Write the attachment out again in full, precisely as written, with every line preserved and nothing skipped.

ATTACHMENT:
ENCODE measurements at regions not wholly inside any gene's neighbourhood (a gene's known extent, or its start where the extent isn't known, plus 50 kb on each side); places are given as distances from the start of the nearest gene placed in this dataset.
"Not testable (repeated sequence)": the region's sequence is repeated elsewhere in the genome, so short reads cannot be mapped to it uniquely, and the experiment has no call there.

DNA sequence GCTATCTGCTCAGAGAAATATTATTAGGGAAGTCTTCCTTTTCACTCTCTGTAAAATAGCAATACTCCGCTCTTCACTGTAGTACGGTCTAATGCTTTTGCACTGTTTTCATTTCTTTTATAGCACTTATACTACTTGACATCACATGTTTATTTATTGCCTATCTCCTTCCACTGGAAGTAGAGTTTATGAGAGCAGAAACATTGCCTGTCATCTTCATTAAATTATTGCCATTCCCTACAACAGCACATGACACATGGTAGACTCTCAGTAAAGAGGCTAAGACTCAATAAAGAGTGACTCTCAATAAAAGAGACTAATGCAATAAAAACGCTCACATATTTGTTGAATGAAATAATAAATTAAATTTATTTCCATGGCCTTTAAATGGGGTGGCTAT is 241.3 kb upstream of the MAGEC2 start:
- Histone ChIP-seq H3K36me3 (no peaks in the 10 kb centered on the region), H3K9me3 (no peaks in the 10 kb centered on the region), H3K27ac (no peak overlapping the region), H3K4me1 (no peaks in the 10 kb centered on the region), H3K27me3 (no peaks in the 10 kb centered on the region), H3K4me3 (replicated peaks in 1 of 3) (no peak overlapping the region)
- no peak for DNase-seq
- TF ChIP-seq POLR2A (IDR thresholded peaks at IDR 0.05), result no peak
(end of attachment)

ENCODE measurements at regions not wholly inside any gene's neighbourhood (a gene's known extent, or its start where the extent isn't known, plus 50 kb on each side); places are given as distances from the start of the nearest gene placed in this dataset.
"Not testable (repeated sequence)": the region's sequence is repeated elsewhere in the genome, so short reads cannot be mapped to it uniquely, and the experiment has no call there.

DNA sequence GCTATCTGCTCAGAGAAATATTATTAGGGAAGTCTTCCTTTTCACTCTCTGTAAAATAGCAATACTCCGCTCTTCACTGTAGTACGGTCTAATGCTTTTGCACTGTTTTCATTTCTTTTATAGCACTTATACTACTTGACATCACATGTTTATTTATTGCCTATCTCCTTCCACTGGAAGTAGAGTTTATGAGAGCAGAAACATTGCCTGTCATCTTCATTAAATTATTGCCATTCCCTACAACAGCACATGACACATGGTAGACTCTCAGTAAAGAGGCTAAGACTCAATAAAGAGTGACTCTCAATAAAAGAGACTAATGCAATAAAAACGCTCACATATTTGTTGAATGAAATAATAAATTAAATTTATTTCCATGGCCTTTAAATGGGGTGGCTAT is 241.3 kb upstream of the MAGEC2 start:
- Histone ChIP-seq H3K36me3 (no peaks in the 10 kb centered on the region), H3K9me3 (no peaks in the 10 kb centered on the region), H3K27ac (no peak overlapping the region), H3K4me1 (no peaks in the 10 kb centered on the region), H3K27me3 (no peaks in the 10 kb centered on the region), H3K4me3 (replicated peaks in 1 of 3) (no peak overlapping the region)
- no peak for DNase-seq
- TF ChIP-seq POLR2A (IDR thresholded peaks at IDR 0.05), result no peak